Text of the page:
By Kimberly Bloom Jackson
After two decades, ABC’s award-winning sitcom “Roseanne” (1988-1997) will return to television for an eight-episode revival in 2018. The decision seems to have been largely influenced by a politically energized, and conservative leaning, working-class demographic that came out in droves to support President Trump and his job growth agenda. Network executives have suddenly changed their tune about ignoring this demographic, whom they now see as a lucrative built-in audience.
The original “Roseanne” series broke new ground by giving viewers a more raw and realistic perspective of the daily lives of an average working-class family—the Conner’s—and all their joys and struggles in raising three children. The show was lauded for simply taking an unlikely subject and making it widely identifiable to American audiences through honesty, warmth, and quippy humor. For fans, it was true entertainment without all the pretentious liberal social messaging we so often see on television today.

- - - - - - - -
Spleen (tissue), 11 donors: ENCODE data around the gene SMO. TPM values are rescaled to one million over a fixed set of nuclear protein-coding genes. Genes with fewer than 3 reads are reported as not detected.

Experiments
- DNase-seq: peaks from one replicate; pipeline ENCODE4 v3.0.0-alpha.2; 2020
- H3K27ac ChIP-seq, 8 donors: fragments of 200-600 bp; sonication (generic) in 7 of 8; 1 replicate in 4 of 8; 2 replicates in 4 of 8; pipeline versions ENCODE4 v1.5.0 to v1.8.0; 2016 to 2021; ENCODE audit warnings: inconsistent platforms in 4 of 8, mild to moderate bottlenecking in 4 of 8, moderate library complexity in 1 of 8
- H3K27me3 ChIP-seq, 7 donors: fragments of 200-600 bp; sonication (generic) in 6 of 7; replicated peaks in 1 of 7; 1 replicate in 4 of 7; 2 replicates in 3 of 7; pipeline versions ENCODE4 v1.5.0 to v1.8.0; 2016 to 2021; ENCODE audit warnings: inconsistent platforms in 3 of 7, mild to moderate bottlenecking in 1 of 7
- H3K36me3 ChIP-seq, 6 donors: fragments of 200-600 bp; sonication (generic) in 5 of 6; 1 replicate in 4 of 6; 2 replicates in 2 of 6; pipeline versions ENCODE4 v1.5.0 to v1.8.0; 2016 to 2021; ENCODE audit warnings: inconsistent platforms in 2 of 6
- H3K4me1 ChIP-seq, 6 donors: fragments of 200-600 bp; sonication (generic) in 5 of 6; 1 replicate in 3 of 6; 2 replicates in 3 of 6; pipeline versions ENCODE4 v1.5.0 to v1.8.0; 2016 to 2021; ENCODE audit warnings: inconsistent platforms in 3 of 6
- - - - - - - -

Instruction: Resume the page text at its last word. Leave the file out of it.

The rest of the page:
What Politicians Sound Like to Middle America
Take, for example, the following exchange between Roseanne and a slick politician who’s going door-to-door hoping to sell his constituents on a jobs plan that no one in her blue-collar town can afford:
Read more at The Federalist.